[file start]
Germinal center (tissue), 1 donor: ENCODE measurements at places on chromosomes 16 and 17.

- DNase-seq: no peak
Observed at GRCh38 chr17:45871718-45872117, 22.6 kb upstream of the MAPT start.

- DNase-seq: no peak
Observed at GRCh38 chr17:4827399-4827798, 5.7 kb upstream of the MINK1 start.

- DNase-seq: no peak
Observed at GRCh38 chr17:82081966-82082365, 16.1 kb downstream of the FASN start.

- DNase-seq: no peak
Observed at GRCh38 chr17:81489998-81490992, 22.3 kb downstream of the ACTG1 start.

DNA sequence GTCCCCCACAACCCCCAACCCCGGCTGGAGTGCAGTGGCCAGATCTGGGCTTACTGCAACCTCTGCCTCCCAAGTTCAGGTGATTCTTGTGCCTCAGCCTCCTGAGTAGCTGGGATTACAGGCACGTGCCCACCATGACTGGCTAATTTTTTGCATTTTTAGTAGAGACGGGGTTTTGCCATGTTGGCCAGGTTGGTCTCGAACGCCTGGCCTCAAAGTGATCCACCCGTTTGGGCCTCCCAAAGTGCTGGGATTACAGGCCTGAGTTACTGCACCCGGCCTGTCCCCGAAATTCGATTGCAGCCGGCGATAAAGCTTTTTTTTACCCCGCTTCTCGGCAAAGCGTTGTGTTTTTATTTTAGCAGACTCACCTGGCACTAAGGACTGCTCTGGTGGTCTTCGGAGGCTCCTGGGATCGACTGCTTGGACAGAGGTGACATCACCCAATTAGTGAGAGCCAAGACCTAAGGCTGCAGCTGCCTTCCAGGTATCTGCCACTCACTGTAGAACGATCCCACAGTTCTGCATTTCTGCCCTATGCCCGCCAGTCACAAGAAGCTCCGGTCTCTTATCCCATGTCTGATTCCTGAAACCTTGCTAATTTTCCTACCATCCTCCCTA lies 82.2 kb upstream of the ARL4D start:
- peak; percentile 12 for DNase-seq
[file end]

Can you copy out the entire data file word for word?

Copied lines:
Germinal center (tissue), 1 donor: ENCODE measurements at places on chromosomes 16 and 17.

- DNase-seq: no peak
Observed at GRCh38 chr17:45871718-45872117, 22.6 kb upstream of the MAPT start.

- DNase-seq: no peak
Observed at GRCh38 chr17:4827399-4827798, 5.7 kb upstream of the MINK1 start.

- DNase-seq: no peak
Observed at GRCh38 chr17:82081966-82082365, 16.1 kb downstream of the FASN start.

- DNase-seq: no peak
Observed at GRCh38 chr17:81489998-81490992, 22.3 kb downstream of the ACTG1 start.

DNA sequence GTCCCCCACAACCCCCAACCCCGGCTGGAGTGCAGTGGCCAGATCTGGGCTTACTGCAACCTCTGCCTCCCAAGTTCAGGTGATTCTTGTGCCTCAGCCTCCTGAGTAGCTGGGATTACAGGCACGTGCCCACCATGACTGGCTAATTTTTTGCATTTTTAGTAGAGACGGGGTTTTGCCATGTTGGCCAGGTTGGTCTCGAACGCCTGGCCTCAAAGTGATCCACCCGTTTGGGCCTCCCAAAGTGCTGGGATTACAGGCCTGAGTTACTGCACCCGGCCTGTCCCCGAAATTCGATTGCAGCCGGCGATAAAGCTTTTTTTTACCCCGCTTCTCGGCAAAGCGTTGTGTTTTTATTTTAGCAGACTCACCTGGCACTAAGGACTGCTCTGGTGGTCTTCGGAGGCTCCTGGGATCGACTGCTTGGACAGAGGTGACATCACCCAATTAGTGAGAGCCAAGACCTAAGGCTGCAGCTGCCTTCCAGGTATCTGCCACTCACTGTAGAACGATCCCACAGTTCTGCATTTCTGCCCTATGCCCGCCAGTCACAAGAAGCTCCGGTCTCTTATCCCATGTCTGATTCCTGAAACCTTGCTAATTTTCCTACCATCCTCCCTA lies 82.2 kb upstream of the ARL4D start:
- peak; percentile 12 for DNase-seq